Read more from Bethany here.
Tess Raines — Editorial Assistant
I’m pretty hopeful about most things: that each workday will be productive; that one day I’ll have my finances figured out and can buy my own home; that my makeup will turn out OK after the first application; that each new dessert recipe I recreate from Pinterest won’t taste awful to my family and friends (the usual guinea pigs to taste my work); that my boyfriend serving in the Navy is safe everyday.
The reason I hold out so much hope for these important and less-significant things in my life is because I can’t fathom how miserable I’d be if I had chosen a more realistic lens. No, not all workdays are productive and sometimes my recipes end up in the garbage. But if I meditate on those possibilities as soon as each day begins, I would have no reason to get out bed. Waking up with hope, believing that each day holds something extraordinary for me is my battery. Because I choose to hope for the best, I want to achieve it. I want to pray fervently for it. I want to expect that a blessing lies ahead. And while sometimes the things we hope for don’t come to pass, I believe God has something better in store, or he’s using that missed opportunity as a chance to teach us. He loves us, and he wants us to live expecting great things, and he usually wants to be the one to make those things happen for us. When we hope, and hope in God, trusting him to move powerfully in our lives, we won’t be disappointed. My favorite verse on hope is the one often reserved as a send-off for new graduates, but the message is for everyone: “For I know the plans for you,” says the Lord. “They are plans for good and not for disaster, to give you a future and a hope,” (Jeremiah 29:11). If God himself promises us a future that is good, then we have all the reason in the world to hope.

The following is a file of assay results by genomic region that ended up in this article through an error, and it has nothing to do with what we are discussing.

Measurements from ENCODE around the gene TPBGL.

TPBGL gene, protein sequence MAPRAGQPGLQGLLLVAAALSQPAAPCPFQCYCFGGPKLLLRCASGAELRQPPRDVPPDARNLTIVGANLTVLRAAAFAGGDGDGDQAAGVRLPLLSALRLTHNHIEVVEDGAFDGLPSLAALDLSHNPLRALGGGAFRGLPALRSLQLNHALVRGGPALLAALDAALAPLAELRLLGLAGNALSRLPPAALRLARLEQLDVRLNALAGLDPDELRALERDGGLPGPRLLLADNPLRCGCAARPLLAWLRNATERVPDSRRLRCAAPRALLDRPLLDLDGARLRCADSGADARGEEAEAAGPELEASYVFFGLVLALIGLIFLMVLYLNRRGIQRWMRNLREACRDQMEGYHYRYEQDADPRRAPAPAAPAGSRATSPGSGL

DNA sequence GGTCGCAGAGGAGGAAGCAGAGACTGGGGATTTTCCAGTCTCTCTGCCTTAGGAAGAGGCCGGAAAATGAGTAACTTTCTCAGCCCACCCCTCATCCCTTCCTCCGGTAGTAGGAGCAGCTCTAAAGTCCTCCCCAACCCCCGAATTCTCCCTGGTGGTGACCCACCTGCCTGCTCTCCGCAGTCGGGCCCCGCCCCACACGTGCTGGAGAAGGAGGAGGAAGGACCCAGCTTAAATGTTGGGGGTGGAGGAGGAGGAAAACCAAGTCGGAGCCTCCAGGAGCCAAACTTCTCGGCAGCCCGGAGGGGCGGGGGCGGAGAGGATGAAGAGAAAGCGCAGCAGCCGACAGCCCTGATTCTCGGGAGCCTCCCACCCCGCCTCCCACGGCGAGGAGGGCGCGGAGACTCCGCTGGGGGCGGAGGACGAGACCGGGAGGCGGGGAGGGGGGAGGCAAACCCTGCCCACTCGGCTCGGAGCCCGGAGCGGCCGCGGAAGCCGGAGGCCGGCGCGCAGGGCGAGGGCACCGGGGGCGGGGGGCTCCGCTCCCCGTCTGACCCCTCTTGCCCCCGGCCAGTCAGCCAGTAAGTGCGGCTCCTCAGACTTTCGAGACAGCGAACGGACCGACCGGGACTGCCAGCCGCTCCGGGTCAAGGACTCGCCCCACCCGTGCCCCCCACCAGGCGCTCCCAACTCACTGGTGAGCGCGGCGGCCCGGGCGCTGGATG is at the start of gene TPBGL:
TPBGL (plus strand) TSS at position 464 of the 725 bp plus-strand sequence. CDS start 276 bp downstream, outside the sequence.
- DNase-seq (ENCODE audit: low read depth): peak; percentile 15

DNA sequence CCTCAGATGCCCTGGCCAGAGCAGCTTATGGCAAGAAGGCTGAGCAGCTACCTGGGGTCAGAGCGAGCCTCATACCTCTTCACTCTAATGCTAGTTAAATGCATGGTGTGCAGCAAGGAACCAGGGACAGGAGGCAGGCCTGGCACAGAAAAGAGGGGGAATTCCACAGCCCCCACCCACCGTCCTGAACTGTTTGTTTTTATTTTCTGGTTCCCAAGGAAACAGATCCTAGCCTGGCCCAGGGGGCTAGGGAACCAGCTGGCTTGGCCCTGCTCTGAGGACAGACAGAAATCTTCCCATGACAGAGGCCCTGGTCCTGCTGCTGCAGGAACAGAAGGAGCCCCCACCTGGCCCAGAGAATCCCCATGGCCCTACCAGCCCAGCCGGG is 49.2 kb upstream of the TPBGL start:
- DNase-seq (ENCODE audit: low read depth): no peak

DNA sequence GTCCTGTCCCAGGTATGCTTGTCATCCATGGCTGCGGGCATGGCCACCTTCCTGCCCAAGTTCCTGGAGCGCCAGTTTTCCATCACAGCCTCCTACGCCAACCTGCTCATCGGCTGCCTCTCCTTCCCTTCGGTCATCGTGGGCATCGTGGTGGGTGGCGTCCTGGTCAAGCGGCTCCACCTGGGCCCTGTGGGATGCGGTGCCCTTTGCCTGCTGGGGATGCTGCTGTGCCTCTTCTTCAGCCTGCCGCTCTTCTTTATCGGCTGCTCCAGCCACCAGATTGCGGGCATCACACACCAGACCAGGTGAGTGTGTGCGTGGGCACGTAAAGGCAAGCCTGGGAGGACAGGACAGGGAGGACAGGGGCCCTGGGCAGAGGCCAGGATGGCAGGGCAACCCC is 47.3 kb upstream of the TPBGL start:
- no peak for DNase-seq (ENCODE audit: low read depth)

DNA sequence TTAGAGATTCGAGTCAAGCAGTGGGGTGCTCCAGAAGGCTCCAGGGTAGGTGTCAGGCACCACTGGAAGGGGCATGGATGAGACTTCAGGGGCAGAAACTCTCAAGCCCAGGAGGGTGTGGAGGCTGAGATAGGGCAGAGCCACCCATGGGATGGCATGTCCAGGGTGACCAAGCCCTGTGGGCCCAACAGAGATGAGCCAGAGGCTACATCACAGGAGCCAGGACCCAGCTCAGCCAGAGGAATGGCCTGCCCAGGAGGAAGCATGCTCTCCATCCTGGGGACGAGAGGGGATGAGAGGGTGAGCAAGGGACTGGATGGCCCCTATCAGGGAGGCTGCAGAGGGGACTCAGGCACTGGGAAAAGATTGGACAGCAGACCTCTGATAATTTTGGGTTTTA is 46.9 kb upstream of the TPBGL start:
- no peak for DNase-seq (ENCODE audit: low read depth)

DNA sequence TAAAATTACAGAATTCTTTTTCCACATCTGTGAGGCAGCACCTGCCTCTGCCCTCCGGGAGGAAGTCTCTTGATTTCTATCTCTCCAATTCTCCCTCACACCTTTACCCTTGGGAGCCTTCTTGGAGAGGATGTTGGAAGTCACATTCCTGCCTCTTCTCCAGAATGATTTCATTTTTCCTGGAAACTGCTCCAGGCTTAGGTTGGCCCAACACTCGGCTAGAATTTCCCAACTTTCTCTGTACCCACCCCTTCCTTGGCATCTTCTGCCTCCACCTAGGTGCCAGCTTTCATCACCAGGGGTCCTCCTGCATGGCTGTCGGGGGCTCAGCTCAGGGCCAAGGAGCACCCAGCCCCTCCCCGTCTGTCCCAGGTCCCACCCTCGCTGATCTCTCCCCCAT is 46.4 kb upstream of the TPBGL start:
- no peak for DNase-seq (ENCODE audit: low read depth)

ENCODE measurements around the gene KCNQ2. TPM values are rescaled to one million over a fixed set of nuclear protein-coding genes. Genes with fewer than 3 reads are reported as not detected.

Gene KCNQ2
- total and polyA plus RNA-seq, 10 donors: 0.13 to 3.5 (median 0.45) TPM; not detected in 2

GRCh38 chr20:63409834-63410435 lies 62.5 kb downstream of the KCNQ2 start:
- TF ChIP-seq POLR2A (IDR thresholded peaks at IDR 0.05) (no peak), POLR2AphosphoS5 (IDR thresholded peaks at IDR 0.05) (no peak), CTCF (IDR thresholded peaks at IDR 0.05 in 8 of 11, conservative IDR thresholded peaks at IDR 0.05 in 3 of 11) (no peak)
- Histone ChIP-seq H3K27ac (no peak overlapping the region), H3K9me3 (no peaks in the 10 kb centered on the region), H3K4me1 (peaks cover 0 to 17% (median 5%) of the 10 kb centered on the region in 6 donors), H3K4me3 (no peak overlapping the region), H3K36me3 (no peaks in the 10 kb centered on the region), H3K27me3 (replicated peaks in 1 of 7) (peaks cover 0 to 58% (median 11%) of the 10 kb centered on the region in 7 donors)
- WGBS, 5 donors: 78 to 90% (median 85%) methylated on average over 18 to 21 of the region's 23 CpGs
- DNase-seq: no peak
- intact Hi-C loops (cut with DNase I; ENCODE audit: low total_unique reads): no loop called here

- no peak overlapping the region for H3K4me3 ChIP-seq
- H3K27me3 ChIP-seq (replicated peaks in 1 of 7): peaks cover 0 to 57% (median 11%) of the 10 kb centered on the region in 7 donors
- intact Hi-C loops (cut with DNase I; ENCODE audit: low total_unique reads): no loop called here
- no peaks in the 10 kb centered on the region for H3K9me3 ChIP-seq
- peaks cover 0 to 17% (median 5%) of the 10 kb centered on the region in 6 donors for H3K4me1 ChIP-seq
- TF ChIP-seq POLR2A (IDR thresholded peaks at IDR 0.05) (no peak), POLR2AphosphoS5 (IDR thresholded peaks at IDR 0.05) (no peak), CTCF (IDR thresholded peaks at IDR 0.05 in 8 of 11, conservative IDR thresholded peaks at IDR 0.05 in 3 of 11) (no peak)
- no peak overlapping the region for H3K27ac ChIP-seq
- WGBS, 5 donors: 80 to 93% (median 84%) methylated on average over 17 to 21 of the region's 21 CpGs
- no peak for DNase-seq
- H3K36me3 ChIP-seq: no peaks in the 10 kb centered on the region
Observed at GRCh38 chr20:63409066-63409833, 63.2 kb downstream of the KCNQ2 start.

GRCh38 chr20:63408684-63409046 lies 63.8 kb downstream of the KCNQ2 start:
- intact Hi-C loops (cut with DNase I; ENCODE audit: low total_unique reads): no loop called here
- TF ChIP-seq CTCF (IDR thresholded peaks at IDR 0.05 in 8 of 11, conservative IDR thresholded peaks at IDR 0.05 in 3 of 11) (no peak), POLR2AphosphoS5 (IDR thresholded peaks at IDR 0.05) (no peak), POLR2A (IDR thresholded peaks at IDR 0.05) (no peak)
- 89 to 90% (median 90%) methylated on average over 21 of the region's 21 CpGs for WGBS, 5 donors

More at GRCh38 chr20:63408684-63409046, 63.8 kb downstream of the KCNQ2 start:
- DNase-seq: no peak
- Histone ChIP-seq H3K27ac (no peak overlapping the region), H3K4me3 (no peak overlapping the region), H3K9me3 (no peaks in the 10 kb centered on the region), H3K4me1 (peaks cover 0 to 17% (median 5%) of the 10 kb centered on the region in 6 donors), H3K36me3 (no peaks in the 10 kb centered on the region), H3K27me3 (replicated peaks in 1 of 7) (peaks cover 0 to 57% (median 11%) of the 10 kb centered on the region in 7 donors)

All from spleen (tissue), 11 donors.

Read more from Tess here.
Here are some more verses to bring hope:
And we know that in all things God works for the good of those who love him, who have been called according to his purpose. Romans 8:28
Many are saying of me, “God will not deliver him.” But you, LORD, are a shield around me, my glory, the One who lifts my head high. I call out to the LORD, and he answers me from his holy mountain. I lie down and sleep; I wake again, because the LORD sustains me. I will not fear though tens of thousands assail me on every side. Psalm 3:2-6
For our light and momentary troubles are achieving for us an eternal glory that far outweighs them all. So we fix our eyes not on what is seen, but on what is unseen, since what is seen is temporary, but what is unseen is eternal. 2 Corinthians 4:17-18
We all need a little hope now and again. Turn to the pages full of hope, grit, and grace.
For God alone, O my soul, wait in silence, for my hope is from him. He alone is my rock and my salvation, my fortress; I shall not be shaken. Psalm 62:5–6
Joshua said to them, “Do not be afraid; do not be discouraged. Be strong and courageous. This is what the LORD will do to all the enemies you are going to fight.” Joshua 10:25
Why are you cast down, O my soul, and why are you in turmoil within me? Hope in God; for I shall again praise him, my salvation and my God. Psalm 42:11
You will be secure, because there is hope; you will look about you and take your rest in safety. You will lie down, with no one to make you afraid, and many will court your favor. Job 11:18-19
We rejoice in our sufferings, knowing that suffering produces endurance, and endurance produces character, and character produces hope, and hope does not put us to shame, because God’s love has been poured into our hearts. Romans 5:3–5
For to this end we toil and strive, because we have our hope set on the living God, who is the Savior of all people, especially of those who believe. 1 Timothy 4:10